December 14, 2018 - GBT Announces U.S. FDA Agrees with its Proposal Relating to Accelerated Approval Pathway for Voxelotor for the Treatment of Sickle Cell Disease and GBT Plans to Submit New Drug Application (NDA)
December 14, 2018 - Partial Thromboplastin Time (PTT) Test: MedlinePlus Lab Test Information
December 14, 2018 - Common tactics for health promotion at work may be detrimental to employees with obesity
December 14, 2018 - Myths about migration and health not supported by available evidence
December 14, 2018 - Recent findings on rare genetic disorder may help develop new treatment options
December 14, 2018 - New drug shows promise in treating sarcomas
December 14, 2018 - Scientists perform lung lavage as new approach for tuberculosis diagnosis in rhinoceros
December 14, 2018 - Answering the Biggest Neurological Research Questions of Today
December 14, 2018 - Recent winners of the Nobel Medicine Prize
December 14, 2018 - KHN’s ‘What the Health?’ Insurance enrollment is lagging — and there are lots of reasons why
Entasis Therapeutics Announces Zoliflodacin Phase 2 Results Published in The New England Journal of Medicine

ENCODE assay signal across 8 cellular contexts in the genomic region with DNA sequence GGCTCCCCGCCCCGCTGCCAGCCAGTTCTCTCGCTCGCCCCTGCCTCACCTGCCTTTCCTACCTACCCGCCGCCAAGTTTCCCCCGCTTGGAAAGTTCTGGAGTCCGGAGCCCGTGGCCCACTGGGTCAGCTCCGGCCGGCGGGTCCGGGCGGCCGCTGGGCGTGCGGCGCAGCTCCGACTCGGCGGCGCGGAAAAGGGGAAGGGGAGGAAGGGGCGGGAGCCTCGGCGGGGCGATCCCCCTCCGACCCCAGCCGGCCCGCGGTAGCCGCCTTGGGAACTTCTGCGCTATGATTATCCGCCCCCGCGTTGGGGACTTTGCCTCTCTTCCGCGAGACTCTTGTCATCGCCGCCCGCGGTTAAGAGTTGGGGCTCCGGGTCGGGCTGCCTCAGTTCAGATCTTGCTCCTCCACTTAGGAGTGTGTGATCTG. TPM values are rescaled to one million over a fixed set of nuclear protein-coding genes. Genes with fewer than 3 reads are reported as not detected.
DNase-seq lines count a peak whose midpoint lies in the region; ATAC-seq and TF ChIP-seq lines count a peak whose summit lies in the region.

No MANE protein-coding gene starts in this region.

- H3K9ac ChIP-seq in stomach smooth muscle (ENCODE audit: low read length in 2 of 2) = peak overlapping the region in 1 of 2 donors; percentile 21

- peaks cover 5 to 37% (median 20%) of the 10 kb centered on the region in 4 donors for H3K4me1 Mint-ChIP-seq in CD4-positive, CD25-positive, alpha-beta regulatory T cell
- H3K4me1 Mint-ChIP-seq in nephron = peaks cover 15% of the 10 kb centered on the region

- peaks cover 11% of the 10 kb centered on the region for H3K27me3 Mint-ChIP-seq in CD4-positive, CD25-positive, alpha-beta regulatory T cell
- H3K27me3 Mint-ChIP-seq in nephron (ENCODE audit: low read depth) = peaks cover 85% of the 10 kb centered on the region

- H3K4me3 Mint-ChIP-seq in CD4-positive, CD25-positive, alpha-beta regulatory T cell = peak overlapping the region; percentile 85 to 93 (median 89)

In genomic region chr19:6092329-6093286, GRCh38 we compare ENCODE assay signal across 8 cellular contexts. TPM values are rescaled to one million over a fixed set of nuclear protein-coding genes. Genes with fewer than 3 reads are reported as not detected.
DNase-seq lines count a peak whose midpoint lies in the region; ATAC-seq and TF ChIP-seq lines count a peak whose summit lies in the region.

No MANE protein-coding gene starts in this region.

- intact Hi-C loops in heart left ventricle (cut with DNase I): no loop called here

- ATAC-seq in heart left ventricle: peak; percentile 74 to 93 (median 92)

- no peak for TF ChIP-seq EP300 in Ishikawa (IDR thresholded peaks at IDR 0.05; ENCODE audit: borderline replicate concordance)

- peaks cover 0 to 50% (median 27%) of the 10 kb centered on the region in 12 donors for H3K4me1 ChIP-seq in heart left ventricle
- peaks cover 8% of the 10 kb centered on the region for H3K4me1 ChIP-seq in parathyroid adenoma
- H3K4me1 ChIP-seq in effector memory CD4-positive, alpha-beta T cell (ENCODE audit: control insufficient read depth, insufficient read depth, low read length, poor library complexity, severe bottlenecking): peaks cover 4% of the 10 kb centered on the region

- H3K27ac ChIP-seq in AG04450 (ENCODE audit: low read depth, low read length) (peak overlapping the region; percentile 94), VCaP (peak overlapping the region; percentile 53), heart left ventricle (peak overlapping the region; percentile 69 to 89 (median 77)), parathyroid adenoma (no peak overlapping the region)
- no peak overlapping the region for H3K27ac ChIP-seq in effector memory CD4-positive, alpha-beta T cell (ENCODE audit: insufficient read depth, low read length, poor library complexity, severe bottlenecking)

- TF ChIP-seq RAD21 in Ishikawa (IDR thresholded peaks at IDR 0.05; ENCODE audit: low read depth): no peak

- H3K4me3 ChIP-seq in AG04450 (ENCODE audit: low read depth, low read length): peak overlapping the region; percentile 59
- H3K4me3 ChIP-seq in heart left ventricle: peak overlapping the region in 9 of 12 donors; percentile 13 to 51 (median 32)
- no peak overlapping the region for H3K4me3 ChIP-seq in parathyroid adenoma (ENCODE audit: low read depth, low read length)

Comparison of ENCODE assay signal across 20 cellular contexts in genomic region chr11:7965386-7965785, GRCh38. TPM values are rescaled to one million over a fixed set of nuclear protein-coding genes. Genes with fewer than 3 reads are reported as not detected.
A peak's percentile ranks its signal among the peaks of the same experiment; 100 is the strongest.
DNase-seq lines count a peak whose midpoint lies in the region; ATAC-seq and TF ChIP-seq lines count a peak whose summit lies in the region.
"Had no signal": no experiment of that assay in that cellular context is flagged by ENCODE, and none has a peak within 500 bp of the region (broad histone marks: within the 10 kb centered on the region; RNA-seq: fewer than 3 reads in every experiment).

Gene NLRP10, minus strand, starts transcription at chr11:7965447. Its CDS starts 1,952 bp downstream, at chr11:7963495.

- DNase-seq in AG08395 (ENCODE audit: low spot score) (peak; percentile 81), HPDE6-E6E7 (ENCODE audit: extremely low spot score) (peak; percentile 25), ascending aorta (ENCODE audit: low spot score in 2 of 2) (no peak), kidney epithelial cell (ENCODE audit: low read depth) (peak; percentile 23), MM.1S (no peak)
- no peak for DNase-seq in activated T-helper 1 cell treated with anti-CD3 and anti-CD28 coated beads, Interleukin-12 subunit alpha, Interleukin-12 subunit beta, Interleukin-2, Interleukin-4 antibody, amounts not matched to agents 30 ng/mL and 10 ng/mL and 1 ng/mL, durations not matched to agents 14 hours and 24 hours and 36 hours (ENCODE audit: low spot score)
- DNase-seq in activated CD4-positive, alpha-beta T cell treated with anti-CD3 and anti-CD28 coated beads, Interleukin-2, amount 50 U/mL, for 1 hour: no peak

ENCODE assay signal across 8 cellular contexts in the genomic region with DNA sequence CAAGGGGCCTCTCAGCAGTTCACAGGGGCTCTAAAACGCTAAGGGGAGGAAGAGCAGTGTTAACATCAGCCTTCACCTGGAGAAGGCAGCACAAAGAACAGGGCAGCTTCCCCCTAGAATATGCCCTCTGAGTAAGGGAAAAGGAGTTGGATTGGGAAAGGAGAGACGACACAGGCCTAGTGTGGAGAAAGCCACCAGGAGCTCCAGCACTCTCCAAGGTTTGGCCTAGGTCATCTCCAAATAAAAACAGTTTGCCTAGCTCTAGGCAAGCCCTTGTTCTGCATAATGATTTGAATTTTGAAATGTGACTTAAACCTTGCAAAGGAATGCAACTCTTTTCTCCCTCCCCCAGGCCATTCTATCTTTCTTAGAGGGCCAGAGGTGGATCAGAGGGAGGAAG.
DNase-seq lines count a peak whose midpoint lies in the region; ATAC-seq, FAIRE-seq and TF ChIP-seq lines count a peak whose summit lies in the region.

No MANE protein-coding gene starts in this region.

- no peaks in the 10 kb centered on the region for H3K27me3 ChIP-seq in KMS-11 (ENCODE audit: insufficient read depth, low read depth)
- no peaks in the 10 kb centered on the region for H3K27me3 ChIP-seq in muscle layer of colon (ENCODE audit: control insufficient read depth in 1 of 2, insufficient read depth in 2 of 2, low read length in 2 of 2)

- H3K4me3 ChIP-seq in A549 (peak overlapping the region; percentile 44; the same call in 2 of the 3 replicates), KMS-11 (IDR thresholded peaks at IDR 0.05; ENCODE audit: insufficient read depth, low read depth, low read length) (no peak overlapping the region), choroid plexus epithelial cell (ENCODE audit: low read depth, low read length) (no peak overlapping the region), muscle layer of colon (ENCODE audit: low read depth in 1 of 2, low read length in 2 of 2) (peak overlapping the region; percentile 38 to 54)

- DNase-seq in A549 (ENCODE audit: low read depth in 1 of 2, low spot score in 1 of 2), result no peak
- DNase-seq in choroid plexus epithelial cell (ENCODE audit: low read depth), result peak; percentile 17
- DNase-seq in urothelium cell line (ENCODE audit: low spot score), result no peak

Entasis Therapeutics Announces Zoliflodacin Phase 2 Results Published in The New England Journal of Medicine

image_pdfDownload PDFimage_print

WALTHAM, Mass., Nov. 07, 2018 (GLOBE NEWSWIRE) — Entasis Therapeutics (NASDAQ: ETTX), a clinical-stage biopharmaceutical company focused on the discovery and development of novel antibacterial products, announced that The New England journal of Medicine (NEJM) published results from a Phase 2 clinical trial evaluating the safety and efficacy of zoliflodacin in patients with uncomplicated gonorrhea. Zoliflodacin represents a new type of oral antibiotic that inhibits DNA synthesis in a manner different from currently approved classes of antibiotic drugs. The clinical trial was sponsored by The National Institute of Allergy and Infectious Disease (NIAID), part of the U.S. National Institutes of Health (NIH).